I shoot outdoors and that means I'm at the mercy of what light nature gives me. Often times the contrast is too much for film or digital sensors to handle hence my use of Graduated ND filters. HDR is also a solution if you're shooting digital; however I have extensive background in film so I'm still using filters to solve lighting problems. Landscape photography is one of the most challenging forms of photography. Why? Because there are too many elements outside of your control. Unlike other types of photography (portrait, glamour, commercial, etc.,) where you can set-up the background, lighting, strobes, and direct subjects in a fully controlled environment, you have little or no control on your atmosphere when outdoors. You can't for example, tell the Sun to move east and below the horizon, move a mountain close to the raging river just under a lenticular cloud, change the weather, or drag the moon below the shadow of the Earth to form a lunar eclipse. You are wholly at the mercy of your environment; the photographic process is accomplished by your eyes, feet, knowledge, and complete awareness of your surroundings.
Pigeon Point Light
Into the Sunrise
Eyes: You can train your eyes to compose photographically. First know that you're trying to communicate a message in two dimensions, so you have to learn to "see" two dimensionally * it is up to you to place subjects, foreground, and background to give the illusion of three dimensions. The tools for creating illusions of three dimensional space are overlapping, changing size and placement, linear perspective, relative hue and value, and atmospheric perspective (there is too much for me to cover here in detail, I will leave it up to you to pick up a book on basic painting techniques or simply visit your local art museum and study several paintings). Also, learn the basic rules that artists of old have used to make compositional arrangements that are pleasing to the eyes * rules of third, Golden Mean, Golden Triangles, and Golden Spiral; these are rules that the Ancient Greeks have used to make aesthetically pleasing compositions. Once you learn the rules, learn how and when to break it effectively so that you're not blindly limiting your own creativity through these sets of rules. **A quick trip to your local Google neighborhood will fetch several results pertaining to the rules.
Shasta Trinity Sunset
Feet: To capture those rare and fleeting moments when light, landscape, and the living combine to reveal a photographic composition, you have to be quick on your feet. In the wild your compositional photograph doesn't come to you, you come to it. Your mobility combined with your eyes help you find the moment when everything in the landscape is in perfect harmony ready for you to make a still image that can be shared with everyone.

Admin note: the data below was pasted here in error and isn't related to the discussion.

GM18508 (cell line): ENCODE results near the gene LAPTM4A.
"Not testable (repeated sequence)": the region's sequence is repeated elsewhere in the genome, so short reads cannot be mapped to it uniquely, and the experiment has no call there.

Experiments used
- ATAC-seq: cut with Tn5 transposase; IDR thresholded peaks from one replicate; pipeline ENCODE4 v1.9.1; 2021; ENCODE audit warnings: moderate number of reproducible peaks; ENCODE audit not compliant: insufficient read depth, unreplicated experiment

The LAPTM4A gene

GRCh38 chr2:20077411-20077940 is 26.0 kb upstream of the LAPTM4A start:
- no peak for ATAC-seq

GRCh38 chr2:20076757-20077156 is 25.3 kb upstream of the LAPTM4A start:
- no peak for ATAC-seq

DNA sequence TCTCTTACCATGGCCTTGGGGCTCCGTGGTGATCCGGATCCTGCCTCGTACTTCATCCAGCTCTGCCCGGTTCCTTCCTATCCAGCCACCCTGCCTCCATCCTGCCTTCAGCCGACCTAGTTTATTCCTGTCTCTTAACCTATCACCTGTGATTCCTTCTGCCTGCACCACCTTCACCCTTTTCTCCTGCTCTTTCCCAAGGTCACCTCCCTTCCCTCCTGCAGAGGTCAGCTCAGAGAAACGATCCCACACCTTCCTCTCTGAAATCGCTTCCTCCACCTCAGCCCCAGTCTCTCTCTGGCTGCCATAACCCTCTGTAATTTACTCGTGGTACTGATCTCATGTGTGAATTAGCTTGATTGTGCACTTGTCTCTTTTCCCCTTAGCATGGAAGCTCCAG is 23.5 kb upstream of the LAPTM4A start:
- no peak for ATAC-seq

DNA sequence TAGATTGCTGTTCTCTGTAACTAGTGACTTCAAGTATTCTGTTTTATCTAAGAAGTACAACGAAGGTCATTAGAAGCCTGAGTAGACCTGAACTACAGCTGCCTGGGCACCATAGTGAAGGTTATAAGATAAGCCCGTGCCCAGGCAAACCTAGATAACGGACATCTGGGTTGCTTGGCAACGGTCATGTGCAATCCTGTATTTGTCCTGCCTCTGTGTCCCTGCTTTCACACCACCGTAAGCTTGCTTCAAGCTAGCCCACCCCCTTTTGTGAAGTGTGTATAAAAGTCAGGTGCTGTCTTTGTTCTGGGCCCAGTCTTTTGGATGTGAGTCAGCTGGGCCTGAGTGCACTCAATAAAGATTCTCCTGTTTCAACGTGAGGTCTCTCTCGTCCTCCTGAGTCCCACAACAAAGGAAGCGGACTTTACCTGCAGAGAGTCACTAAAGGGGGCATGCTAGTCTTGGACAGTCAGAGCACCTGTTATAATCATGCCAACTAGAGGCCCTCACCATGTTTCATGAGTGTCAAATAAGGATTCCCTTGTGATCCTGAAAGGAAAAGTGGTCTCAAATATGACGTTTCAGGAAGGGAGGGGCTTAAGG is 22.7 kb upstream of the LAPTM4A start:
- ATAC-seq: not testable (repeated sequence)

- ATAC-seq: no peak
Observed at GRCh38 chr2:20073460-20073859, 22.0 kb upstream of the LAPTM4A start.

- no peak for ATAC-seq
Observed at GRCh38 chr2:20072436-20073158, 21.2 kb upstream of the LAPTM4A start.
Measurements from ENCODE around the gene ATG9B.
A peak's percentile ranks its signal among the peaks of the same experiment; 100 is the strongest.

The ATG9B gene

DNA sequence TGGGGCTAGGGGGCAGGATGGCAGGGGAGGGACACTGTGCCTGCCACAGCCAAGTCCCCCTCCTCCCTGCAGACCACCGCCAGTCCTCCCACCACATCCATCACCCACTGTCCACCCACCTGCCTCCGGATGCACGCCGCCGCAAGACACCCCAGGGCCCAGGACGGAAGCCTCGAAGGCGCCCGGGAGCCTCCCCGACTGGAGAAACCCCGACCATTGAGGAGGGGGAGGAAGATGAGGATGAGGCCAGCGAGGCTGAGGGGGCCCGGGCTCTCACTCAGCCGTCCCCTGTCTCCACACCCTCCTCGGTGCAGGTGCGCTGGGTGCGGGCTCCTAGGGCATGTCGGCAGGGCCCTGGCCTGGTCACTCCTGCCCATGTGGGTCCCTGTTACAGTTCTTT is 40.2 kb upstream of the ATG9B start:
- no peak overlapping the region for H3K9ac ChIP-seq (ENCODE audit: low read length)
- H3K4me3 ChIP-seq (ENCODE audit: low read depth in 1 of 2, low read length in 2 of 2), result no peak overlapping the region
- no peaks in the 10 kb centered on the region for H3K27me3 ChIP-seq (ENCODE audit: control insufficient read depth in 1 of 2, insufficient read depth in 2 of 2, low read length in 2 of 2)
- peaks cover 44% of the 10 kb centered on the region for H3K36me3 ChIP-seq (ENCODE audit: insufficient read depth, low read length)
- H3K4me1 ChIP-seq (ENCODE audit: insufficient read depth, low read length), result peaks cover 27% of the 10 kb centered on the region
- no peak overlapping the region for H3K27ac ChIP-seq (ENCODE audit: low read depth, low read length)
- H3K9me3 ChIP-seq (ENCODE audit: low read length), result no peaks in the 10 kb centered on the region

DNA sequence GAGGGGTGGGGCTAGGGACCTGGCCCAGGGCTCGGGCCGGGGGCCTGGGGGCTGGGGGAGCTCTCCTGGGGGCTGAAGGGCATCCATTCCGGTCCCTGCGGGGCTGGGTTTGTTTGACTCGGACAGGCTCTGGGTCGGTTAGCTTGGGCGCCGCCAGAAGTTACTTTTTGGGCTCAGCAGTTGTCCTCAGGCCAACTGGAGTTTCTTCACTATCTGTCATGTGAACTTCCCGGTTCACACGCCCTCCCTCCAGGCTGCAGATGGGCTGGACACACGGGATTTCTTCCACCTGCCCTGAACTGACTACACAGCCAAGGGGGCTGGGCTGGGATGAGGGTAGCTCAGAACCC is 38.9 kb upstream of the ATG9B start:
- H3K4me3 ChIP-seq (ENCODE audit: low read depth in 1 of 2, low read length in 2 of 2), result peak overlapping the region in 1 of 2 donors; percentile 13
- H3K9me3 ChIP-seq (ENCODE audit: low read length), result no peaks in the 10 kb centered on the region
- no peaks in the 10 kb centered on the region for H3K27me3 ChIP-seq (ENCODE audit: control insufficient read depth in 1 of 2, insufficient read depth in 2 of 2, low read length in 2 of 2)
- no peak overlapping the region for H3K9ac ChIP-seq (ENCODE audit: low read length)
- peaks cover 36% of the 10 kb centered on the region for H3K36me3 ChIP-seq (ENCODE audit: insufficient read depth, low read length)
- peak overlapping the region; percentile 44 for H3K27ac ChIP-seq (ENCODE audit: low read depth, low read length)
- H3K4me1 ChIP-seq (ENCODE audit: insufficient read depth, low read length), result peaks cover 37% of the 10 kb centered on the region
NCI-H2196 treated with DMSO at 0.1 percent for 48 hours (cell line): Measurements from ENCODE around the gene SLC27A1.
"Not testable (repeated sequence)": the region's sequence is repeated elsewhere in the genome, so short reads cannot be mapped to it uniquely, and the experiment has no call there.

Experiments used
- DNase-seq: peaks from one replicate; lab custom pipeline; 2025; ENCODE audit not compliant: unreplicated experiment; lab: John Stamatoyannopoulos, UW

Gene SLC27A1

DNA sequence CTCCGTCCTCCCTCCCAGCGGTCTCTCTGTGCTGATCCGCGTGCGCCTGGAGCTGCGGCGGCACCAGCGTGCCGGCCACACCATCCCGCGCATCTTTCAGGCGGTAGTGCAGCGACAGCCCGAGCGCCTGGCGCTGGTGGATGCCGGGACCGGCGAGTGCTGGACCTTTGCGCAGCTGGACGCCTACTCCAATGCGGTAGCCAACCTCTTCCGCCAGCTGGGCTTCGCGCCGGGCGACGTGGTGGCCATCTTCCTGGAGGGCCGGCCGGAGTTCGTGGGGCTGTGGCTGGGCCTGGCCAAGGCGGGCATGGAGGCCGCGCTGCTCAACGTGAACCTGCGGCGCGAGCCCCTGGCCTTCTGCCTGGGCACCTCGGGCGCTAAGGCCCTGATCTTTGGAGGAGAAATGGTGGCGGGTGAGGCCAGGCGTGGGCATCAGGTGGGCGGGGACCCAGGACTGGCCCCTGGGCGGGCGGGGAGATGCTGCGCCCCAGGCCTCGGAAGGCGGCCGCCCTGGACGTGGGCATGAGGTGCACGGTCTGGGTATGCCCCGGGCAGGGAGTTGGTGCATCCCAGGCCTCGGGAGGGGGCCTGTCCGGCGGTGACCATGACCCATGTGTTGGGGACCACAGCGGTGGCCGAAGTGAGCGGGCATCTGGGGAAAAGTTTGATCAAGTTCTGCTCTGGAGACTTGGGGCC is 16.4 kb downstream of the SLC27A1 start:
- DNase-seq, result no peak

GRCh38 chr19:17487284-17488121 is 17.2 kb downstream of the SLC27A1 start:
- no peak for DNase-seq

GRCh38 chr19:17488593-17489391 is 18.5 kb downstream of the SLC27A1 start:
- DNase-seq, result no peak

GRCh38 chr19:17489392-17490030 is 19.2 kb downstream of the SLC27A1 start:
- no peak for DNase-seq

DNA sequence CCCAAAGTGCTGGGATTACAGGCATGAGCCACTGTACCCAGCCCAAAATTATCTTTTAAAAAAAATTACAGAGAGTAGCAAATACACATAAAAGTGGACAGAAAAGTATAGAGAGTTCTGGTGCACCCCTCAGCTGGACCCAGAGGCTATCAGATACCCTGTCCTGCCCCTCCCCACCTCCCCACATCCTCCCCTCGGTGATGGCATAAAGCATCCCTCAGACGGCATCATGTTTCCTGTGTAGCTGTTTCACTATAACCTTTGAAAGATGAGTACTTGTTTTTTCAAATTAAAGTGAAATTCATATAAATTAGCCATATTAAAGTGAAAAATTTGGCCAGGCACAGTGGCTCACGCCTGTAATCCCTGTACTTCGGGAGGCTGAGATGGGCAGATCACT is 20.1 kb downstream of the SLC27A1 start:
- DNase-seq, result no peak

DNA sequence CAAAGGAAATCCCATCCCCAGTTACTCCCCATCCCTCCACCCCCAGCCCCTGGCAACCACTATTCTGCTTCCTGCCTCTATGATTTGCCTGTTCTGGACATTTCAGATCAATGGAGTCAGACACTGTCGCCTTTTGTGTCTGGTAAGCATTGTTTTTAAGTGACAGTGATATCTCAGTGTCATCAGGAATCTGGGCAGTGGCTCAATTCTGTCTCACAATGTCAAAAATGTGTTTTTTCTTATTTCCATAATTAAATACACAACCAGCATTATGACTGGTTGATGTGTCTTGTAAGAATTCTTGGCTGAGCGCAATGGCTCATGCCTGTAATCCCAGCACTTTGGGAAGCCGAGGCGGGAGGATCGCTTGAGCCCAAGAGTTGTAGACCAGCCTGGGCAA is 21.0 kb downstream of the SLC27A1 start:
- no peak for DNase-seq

Technical knowledge: Your technical knowledge of the camera is of paramount importance when you finally have your composition to capture. You have to know things such as: diffraction, depth of field, hyper-focal distance, shutter speed, aperture, scheimpflug rule (for large format), etc., This knowledge comes with time and use with the camera set your camera on manual mode sometime, don't just blindly set everything on auto because you want full-control of the exposure process not what the exposure computer (and it's a sophisticated one) on your camera wants. In outdoor photography, your knowledge of the area you're working is significant to your success. Scout out the location first and then return when the light is "appropriate" for your subject. Your knowledge of light and its properties comes into play in determining what is appropriate for what subject. One of the most important books to read has nothing to do with photography: "Color and Light in Nature", by David K. Lynch and William Livingston and "Clouds in a Glass of Beer: Simple Experiments in Atmospheric Physics", by Craig F. Bohren.
Lake Tahoe Spring Sunset
Awareness of your surroundings: You ceaselessly must be aware of your surroundings. Knowing where the Sun/Moon rises and sets can make or break an image * you could have easily found an excellent photographic subject and wait around for a sunset only to find out that the mountain range behind you is covering the Golden Light. There could be herd of rare Tule Elk slowly migrating towards the rising moon creating a unique silhouette or a field of flowers just over the hills * you must constantly be aware because fleeting moments in nature changes in just mere minutes and seconds. An alpenglow for example, last no more than a span of 5 minutes * I don't know how many times I've missed a shot because I could not find an interesting subject to place in such an amazing display of light and color.